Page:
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Networked Torque Wrenches Used To Build Cars Can Be Hacked, Security Firm Says

The security flaw could allow hackers to lock the wrenches for ransom—or mess with torque settings on critical car parts.
A hacked Bosch smart wrench displays a mockup of Ransomware to illustrate a security weakness
Nozomi Networks Labs

The multitrillion-dollar car industry has in recent years become a common target for cybersecurity attacks. No company is immune—not Kia, and not Ferrari. Now, cybersecurity researchers have warned of a potential new avenue of attack: Unsecured production lines, which could put customers in danger.

The risk was called to attention by Nozomi Networks Labs, which found vulnerabilities in a Bosch Rexroth smart pneumatic torque wrench that it says is used on car production lines. Its smart functions allow it to send activity data to a central server for logging, as well as receive remote reprogramming for different torque settings.

Bosch Rexroth NXA015S-36V-B
Bosch Rexroth NXA015S-36V-B, the affected tool. Nozomi Networks Labs

Nozomi says the software that does this is an “exposed management web application” with security problems. It’s possible for outside entities to send signals to the tool, or even install new code, changing the tool’s function or hijacking it entirely. In a test, Nozomi says it was able to use these to disable the tool and change the smart wrench’s screen to demand payment. In effect, Nozomi showed the tool is susceptible to ransomware attacks.

The group said automating such an attack would be easy, allowing a bad actor to take down an entire production line. Nozomi also posited a worse scenario, wherein an attacker could program the tool to deliver incorrect torque settings without telling the user, or logging the actual torque used. They could then inform the manufacturer of the flaw they introduced, and demand a ransom for information that could allow for a proper recall to be conducted.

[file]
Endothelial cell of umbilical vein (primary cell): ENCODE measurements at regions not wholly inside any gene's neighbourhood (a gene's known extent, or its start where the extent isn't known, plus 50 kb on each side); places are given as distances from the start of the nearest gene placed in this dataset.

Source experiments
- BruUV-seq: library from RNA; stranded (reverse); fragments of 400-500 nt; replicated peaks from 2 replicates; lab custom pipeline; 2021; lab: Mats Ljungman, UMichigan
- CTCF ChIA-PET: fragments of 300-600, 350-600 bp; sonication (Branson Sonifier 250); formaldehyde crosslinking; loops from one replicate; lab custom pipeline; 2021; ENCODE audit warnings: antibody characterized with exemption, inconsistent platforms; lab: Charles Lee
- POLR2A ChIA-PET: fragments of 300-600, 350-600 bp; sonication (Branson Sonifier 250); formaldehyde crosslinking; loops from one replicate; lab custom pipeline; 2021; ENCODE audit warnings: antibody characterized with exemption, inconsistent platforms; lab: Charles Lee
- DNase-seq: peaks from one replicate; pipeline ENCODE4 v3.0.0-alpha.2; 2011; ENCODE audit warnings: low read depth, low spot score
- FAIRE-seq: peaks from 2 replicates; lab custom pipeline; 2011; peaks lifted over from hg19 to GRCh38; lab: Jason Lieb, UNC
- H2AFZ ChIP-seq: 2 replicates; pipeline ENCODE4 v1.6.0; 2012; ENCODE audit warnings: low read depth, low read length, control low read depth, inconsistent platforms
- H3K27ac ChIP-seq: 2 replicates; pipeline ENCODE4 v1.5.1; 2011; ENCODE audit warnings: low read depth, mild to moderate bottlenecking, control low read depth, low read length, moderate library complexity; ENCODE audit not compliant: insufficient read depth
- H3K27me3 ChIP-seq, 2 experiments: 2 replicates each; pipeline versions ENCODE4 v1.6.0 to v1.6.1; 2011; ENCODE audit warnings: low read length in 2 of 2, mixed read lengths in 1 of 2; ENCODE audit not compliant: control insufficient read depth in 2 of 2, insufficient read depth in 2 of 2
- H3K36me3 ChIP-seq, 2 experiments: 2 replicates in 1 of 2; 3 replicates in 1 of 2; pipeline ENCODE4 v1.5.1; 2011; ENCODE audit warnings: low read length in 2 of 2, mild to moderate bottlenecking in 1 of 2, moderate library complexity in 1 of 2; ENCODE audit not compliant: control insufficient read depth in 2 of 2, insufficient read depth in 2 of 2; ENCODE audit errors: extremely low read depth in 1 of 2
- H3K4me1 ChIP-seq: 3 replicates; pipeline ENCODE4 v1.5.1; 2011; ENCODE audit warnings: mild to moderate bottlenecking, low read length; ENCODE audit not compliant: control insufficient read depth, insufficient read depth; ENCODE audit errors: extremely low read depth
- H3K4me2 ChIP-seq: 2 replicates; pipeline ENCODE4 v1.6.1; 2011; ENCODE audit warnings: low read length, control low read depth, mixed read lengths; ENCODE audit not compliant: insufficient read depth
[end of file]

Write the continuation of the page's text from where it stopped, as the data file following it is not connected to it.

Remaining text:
Incorrect torque can cause anything from basic build quality problems to life-threatening hazards, such as in wheel lug nuts. (Ford recently had to recall trucks for inadequate lug nut torque.) Regardless of an automaker’s culpability or response, such a cyberattack could quickly turn into a scandal.

The 40 millionth Ford F-150 on the production line in 2022
The 40 millionth Ford F-150 on the production line in 2022. Ford

The Bosch tool in question will not remain vulnerable for long, as Bosch will reportedly roll out a security update this month to preclude such attacks. However, this security hole is representative of a broader problem across the “Internet of Things,” the subsurface deep web that’s used by all manner of services and technologies. Examples of devices that use these networks include security cameras and smart appliances, many of which are unsecured and at risk of similar, if less extreme forms of infiltration.

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